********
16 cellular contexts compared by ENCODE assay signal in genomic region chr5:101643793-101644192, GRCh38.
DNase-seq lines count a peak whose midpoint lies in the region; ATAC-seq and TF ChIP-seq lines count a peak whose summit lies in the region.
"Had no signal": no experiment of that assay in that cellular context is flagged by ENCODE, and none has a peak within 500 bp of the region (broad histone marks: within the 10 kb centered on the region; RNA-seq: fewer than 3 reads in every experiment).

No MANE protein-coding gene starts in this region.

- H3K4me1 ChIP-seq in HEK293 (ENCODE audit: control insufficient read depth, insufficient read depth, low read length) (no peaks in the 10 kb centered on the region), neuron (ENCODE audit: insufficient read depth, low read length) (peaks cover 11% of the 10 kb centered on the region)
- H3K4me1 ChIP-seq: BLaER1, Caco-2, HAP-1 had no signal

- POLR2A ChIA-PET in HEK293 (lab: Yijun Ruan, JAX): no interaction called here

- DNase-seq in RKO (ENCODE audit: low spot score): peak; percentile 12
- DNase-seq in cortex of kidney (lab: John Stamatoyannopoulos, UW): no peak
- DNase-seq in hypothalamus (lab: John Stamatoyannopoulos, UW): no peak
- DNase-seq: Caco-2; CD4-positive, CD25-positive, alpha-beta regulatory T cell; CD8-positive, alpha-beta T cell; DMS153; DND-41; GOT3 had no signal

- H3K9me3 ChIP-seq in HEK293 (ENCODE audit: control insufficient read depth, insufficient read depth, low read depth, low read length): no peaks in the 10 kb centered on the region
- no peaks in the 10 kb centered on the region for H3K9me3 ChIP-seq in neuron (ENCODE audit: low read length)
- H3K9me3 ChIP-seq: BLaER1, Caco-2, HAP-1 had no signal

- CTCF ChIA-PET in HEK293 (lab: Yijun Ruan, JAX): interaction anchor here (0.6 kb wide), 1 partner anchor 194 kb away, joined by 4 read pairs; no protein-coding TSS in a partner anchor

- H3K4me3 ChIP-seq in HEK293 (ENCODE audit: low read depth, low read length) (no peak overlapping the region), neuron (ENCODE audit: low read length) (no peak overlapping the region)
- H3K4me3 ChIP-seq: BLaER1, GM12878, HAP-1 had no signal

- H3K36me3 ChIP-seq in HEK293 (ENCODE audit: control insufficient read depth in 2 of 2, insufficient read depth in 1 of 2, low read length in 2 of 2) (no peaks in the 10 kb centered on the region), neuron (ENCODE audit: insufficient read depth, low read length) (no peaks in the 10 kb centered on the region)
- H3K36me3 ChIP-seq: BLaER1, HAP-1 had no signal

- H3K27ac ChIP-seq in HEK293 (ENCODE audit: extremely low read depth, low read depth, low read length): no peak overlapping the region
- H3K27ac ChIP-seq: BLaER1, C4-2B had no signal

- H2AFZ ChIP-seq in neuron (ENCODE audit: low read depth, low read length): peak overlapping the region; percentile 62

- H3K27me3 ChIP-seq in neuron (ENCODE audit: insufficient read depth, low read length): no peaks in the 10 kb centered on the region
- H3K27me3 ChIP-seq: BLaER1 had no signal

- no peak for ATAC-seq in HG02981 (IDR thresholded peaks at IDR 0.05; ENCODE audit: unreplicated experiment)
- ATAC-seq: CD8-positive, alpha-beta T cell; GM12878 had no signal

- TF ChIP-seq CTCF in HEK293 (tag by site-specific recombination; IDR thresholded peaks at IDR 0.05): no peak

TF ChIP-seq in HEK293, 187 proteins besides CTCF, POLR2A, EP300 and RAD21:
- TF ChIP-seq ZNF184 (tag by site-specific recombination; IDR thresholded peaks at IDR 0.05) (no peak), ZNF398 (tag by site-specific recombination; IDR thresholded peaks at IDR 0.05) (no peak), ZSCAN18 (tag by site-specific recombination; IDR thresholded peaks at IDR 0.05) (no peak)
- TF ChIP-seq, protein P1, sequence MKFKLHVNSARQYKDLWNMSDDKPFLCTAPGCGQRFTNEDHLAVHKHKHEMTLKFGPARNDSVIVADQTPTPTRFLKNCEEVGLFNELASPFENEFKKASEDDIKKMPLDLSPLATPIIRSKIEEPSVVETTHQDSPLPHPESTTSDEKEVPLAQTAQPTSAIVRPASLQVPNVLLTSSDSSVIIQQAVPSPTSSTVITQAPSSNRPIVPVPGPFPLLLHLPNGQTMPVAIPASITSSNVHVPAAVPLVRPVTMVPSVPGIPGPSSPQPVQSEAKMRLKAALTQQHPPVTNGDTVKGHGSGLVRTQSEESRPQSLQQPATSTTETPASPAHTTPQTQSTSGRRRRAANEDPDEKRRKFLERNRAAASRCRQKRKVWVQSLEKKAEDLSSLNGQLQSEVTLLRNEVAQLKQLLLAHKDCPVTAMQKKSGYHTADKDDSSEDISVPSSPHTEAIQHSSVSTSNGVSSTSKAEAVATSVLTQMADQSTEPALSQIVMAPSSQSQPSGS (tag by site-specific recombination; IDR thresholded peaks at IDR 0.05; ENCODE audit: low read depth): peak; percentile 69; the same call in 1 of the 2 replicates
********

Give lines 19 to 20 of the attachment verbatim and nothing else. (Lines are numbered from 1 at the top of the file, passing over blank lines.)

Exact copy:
- H3K36me3 ChIP-seq: BLaER1, HAP-1 had no signal

- H3K27ac ChIP-seq in HEK293 (ENCODE audit: extremely low read depth, low read depth, low read length): no peak overlapping the region